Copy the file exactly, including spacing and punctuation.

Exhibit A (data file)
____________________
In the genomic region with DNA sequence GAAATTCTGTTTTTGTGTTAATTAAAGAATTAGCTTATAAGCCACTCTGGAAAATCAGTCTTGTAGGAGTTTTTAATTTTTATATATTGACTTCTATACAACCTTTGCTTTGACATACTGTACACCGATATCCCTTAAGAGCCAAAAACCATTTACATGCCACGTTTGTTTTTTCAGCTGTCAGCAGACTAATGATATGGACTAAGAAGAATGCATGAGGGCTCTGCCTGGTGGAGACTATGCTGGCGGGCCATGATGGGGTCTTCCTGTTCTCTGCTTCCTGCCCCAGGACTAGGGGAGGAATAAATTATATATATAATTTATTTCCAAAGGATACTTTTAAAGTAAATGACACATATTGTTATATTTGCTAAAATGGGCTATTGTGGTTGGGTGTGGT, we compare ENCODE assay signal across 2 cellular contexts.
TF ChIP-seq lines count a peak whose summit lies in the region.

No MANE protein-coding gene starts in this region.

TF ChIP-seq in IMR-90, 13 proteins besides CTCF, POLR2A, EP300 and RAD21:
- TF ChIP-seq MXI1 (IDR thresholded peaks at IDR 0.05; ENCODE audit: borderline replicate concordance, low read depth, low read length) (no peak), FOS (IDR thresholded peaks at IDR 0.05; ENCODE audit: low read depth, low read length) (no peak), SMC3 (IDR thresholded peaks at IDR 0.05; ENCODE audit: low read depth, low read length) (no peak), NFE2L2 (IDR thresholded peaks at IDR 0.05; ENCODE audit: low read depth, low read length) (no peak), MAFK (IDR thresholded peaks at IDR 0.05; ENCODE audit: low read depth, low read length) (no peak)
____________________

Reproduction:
In the genomic region with DNA sequence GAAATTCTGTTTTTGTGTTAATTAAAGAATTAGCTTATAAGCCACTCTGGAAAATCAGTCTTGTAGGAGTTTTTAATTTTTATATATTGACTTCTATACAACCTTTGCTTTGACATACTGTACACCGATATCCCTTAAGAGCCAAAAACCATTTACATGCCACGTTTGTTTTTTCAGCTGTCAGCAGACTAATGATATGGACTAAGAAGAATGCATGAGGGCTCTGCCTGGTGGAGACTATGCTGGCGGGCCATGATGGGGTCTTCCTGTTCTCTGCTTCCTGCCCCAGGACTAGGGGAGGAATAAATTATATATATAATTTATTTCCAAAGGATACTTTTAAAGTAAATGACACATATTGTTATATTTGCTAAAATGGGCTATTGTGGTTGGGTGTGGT, we compare ENCODE assay signal across 2 cellular contexts.
TF ChIP-seq lines count a peak whose summit lies in the region.

No MANE protein-coding gene starts in this region.

TF ChIP-seq in IMR-90, 13 proteins besides CTCF, POLR2A, EP300 and RAD21:
- TF ChIP-seq MXI1 (IDR thresholded peaks at IDR 0.05; ENCODE audit: borderline replicate concordance, low read depth, low read length) (no peak), FOS (IDR thresholded peaks at IDR 0.05; ENCODE audit: low read depth, low read length) (no peak), SMC3 (IDR thresholded peaks at IDR 0.05; ENCODE audit: low read depth, low read length) (no peak), NFE2L2 (IDR thresholded peaks at IDR 0.05; ENCODE audit: low read depth, low read length) (no peak), MAFK (IDR thresholded peaks at IDR 0.05; ENCODE audit: low read depth, low read length) (no peak)